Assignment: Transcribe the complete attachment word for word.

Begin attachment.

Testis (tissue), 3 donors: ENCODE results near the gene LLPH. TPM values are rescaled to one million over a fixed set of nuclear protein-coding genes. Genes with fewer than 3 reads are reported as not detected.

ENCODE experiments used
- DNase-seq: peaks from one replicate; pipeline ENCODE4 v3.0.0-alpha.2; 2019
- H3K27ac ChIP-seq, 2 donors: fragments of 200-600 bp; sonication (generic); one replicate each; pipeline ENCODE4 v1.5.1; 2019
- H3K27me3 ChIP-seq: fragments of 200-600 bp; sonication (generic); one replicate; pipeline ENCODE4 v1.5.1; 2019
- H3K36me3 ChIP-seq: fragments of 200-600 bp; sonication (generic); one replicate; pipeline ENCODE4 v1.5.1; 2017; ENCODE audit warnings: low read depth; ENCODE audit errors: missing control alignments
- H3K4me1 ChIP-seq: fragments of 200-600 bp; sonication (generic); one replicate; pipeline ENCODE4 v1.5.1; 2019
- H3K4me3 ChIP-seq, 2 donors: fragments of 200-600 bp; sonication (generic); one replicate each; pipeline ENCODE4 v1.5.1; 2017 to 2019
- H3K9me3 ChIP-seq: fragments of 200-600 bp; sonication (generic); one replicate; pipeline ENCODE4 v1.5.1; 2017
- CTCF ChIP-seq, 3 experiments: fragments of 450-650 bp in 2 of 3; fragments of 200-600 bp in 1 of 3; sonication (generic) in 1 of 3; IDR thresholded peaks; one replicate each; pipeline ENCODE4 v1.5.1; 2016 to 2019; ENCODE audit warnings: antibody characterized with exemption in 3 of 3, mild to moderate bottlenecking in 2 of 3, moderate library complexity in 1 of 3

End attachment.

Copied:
Testis (tissue), 3 donors: ENCODE results near the gene LLPH. TPM values are rescaled to one million over a fixed set of nuclear protein-coding genes. Genes with fewer than 3 reads are reported as not detected.

ENCODE experiments used
- DNase-seq: peaks from one replicate; pipeline ENCODE4 v3.0.0-alpha.2; 2019
- H3K27ac ChIP-seq, 2 donors: fragments of 200-600 bp; sonication (generic); one replicate each; pipeline ENCODE4 v1.5.1; 2019
- H3K27me3 ChIP-seq: fragments of 200-600 bp; sonication (generic); one replicate; pipeline ENCODE4 v1.5.1; 2019
- H3K36me3 ChIP-seq: fragments of 200-600 bp; sonication (generic); one replicate; pipeline ENCODE4 v1.5.1; 2017; ENCODE audit warnings: low read depth; ENCODE audit errors: missing control alignments
- H3K4me1 ChIP-seq: fragments of 200-600 bp; sonication (generic); one replicate; pipeline ENCODE4 v1.5.1; 2019
- H3K4me3 ChIP-seq, 2 donors: fragments of 200-600 bp; sonication (generic); one replicate each; pipeline ENCODE4 v1.5.1; 2017 to 2019
- H3K9me3 ChIP-seq: fragments of 200-600 bp; sonication (generic); one replicate; pipeline ENCODE4 v1.5.1; 2017
- CTCF ChIP-seq, 3 experiments: fragments of 450-650 bp in 2 of 3; fragments of 200-600 bp in 1 of 3; sonication (generic) in 1 of 3; IDR thresholded peaks; one replicate each; pipeline ENCODE4 v1.5.1; 2016 to 2019; ENCODE audit warnings: antibody characterized with exemption in 3 of 3, mild to moderate bottlenecking in 2 of 3, moderate library complexity in 1 of 3